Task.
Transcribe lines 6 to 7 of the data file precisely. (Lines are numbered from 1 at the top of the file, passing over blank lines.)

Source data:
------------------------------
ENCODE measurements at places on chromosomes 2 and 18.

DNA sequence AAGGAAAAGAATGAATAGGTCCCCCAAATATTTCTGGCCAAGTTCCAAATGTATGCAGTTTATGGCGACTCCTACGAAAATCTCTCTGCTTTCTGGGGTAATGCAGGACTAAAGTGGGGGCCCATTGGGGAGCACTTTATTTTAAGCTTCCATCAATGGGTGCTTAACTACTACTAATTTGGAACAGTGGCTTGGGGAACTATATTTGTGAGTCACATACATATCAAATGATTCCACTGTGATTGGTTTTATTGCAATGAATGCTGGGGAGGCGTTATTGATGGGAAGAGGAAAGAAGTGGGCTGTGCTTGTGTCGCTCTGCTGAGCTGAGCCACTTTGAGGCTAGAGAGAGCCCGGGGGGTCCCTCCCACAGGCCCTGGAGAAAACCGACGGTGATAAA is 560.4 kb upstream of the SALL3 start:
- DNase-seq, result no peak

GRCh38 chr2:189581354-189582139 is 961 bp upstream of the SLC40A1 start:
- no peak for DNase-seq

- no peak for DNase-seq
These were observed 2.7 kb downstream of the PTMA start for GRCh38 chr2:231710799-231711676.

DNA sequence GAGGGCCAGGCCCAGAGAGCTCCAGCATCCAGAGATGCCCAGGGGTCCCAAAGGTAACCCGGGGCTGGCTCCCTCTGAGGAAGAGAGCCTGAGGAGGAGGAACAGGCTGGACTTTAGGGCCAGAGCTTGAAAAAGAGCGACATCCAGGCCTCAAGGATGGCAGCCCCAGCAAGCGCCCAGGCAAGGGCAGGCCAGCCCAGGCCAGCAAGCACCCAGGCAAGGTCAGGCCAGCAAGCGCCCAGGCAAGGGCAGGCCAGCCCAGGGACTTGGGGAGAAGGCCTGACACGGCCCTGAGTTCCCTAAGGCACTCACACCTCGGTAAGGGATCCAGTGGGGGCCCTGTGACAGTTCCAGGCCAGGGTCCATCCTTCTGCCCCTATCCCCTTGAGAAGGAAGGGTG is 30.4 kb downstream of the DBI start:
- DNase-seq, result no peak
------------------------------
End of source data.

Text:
- no peak for DNase-seq
These were observed 2.7 kb downstream of the PTMA start for GRCh38 chr2:231710799-231711676.